2. @aapje did you just mention Albon in the same sentence as better driver? :-) What did grammarly say about that?

            3. @freelittlebirds

              Albon was the victim of a very poor overtake attempt by Lewis. But I guess that you expunged that from your memories to prevent cognitive dissonance.

            4. @aapje I agree, I think Lewis has made a couple of desperate moves this year. All the more reason for Max to keep his cool and win cleanly.

    6. someone or something
      20th September 2021, 14:15

      They both caused this collision to a significant extent, by stubbornly expecting the other driver to yield. The Stewards had no business getting involved in there, and their justification for apportioning the predominant blame to Verstappen is hair-raising. I can live with the reasoning that if you make a very late move around the outside, you haven’t earned the right to a car’s width of space. That’s a good argument for not penalising the defending driver. Pretty inconsistent with previous rulings, such as the second incident involving Pérez and Leclerc in Austria, but if you look at it in isolation, it makes sense.
      However, taking that argument and turning it around, to signify that the driver who hasn’t earned the right to racing room is wholly or predominantly to blame in the event of a collision … That one doesn’t fly with me.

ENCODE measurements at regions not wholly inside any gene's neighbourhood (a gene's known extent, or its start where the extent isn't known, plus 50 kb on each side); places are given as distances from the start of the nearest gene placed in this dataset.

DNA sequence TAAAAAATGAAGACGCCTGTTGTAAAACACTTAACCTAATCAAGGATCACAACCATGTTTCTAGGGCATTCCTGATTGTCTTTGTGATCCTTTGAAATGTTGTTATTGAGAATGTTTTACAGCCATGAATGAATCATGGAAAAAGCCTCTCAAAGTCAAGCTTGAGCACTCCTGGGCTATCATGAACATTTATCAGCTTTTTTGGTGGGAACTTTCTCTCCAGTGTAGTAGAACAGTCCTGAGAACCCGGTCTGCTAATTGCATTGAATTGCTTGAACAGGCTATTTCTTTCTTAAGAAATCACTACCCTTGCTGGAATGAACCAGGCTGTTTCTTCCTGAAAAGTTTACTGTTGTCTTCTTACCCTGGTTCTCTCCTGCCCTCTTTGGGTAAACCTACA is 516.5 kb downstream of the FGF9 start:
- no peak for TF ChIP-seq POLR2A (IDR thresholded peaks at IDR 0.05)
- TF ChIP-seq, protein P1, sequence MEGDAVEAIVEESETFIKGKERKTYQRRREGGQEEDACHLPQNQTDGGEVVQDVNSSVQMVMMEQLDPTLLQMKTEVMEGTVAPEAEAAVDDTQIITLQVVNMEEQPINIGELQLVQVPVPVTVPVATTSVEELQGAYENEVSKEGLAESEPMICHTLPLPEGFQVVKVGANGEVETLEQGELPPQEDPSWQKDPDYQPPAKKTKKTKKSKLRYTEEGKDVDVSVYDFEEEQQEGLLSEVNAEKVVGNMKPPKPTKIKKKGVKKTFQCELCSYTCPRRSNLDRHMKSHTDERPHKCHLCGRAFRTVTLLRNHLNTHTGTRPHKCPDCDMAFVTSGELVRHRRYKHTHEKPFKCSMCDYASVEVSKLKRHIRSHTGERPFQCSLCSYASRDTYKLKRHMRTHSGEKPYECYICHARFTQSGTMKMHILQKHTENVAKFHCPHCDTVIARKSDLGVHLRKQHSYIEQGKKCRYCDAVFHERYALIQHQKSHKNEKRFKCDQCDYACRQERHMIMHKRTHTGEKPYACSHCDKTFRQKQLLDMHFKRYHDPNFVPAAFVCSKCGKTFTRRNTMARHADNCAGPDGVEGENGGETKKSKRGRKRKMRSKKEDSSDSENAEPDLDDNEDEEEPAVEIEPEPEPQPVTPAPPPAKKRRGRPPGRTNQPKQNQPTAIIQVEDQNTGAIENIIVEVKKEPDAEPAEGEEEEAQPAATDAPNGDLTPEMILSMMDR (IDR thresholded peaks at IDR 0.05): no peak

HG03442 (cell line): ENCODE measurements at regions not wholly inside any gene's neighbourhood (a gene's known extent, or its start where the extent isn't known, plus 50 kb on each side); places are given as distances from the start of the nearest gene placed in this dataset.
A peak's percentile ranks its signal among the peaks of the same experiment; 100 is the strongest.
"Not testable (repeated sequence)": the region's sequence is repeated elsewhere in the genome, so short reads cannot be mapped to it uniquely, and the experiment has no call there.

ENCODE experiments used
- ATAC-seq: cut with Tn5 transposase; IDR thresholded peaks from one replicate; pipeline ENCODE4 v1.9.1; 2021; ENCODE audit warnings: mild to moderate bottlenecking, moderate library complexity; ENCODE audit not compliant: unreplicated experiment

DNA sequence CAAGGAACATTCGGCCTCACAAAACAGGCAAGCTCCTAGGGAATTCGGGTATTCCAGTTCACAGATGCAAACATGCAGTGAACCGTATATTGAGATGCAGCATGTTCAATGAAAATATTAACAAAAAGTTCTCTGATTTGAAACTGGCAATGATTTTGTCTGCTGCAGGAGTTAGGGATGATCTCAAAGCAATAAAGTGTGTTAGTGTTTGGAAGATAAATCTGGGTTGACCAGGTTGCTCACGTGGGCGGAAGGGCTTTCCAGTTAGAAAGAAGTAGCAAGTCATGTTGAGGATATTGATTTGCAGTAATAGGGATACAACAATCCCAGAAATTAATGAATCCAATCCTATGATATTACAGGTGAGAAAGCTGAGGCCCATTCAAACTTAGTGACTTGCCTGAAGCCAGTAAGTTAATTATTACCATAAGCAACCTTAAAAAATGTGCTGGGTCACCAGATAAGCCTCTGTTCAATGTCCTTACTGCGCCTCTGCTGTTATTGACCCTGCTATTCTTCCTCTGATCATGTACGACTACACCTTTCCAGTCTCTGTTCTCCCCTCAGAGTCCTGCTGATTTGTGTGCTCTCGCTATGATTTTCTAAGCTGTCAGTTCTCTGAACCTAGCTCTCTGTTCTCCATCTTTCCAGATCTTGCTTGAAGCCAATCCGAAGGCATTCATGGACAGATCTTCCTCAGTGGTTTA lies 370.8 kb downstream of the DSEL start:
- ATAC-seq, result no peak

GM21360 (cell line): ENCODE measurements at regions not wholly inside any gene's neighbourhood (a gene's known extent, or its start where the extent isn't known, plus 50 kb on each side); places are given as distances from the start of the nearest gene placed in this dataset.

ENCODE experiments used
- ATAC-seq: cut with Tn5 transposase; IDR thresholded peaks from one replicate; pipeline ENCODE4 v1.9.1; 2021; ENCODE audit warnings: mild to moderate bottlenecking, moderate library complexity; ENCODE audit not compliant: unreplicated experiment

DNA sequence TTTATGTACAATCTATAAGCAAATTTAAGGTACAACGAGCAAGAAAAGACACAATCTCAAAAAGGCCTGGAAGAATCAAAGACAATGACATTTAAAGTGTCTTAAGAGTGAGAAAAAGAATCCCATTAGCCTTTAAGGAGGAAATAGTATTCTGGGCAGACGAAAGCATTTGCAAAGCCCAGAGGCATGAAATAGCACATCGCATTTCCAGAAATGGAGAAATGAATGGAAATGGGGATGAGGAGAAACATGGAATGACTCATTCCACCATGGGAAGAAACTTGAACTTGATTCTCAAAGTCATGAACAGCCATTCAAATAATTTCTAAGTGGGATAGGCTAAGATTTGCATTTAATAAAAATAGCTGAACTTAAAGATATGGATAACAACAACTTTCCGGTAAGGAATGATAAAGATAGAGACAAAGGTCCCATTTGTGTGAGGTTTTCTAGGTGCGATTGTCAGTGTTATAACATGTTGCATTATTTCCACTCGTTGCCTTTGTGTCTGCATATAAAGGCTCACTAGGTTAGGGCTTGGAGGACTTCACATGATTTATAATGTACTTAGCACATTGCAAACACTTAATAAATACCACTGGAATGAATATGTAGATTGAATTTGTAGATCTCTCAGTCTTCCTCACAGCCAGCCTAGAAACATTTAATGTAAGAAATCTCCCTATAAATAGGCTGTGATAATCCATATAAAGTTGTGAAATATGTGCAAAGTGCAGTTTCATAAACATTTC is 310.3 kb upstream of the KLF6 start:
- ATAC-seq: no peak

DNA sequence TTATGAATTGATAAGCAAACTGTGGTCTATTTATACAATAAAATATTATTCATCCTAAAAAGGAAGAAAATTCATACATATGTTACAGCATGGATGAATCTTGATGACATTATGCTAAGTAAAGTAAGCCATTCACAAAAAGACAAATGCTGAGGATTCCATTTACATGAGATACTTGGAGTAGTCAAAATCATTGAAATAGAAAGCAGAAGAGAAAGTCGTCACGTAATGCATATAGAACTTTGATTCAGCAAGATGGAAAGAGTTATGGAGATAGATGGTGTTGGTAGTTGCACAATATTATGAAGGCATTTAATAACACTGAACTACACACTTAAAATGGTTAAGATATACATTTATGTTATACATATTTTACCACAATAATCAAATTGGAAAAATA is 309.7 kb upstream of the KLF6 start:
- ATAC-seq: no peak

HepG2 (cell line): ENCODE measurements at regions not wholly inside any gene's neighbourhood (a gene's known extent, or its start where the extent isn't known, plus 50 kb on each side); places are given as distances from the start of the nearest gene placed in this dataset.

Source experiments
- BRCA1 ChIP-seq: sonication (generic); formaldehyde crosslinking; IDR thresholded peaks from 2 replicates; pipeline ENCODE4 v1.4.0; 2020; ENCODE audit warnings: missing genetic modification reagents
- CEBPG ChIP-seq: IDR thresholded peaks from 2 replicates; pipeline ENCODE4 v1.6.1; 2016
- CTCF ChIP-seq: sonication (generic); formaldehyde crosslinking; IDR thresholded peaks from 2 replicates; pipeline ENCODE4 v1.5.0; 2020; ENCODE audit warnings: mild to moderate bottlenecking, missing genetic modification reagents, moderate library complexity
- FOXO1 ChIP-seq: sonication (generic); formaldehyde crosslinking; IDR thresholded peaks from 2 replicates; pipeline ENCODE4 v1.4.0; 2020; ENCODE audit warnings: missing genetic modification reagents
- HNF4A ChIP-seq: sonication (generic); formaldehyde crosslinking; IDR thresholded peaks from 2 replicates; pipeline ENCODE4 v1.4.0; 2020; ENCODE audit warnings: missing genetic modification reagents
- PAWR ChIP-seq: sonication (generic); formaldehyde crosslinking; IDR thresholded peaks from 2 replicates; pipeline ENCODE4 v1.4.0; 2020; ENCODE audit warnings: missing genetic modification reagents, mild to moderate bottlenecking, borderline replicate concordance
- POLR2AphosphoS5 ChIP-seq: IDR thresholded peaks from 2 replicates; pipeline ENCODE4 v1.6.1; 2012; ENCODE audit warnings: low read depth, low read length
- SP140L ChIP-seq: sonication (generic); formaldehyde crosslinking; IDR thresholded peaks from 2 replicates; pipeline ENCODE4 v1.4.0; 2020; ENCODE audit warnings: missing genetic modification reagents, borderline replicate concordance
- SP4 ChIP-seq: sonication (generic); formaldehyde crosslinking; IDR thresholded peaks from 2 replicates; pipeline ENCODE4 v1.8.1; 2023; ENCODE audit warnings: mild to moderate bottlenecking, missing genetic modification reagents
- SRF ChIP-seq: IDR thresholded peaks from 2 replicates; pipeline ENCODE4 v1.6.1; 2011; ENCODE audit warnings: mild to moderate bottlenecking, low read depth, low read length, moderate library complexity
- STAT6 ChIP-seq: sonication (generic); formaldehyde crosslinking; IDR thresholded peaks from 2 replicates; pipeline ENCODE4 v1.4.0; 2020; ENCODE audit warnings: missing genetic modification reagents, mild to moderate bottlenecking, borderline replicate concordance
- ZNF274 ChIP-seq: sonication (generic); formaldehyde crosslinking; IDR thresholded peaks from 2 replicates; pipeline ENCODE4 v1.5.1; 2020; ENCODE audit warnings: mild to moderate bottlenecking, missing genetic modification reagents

The Monza ruling reeks of false equivalency.

      1. Pretty consistent imho. Leclerc was fully alongside Perez on the outside so should have been given room, just as Norris should have given Perez room in Austria.
        Verstappen wasn’t fully alongside on the outside so couldn’t claim the car width room.

    7. Yes (@come-on-kubica)
      20th September 2021, 14:23

      Pretty unnecessary article with the thousands already on this but just my thoughts.

    8. I voted Max mostly responsible because that is what the stewards determined, and that’s where the buck stops.

      1. @robbie – Sarcasm?

        If not, this makes little sense. So whatever F1 says is what you think?

        1. @hobo Not at all. For the Silverstone incident I took the same stance. LH was predominantly at fault as per the stewards ruling there. The point of my comment really is that I don’t see how this article was really necessary, nor the other one on Silverstone, and ultimately it is what it is. The ones entrusted to adjudicate certain incidents have their say, and that’s that, pending any appeals of course. I’m willing to go along with that, for that’s what we have, and talking about it here ad infinitum isn’t going to change anything. Sure, debating it here is fun and entertaining, but ultimately the buck stops with the stewards on these things.

          1. @robbie I don’t agree. If fans and participants of a sport is showing a dislike of it’s current rules and interpretations of those rules there is a chance that changes are considered for the future. If everyone just sits around pretending that every ruling is fine, even if they don’t think they are, nothing would ever change for the better. Do the actual rule-makers of F1 look specifically at these articles and comment threads for suggestions of future changes? Probably not. But people within the F1 community talk to each other. Some of them look here from time to time. Fans read these comments, get inspiration for new ideas or simply spread other peoples opinions in other forums and so on.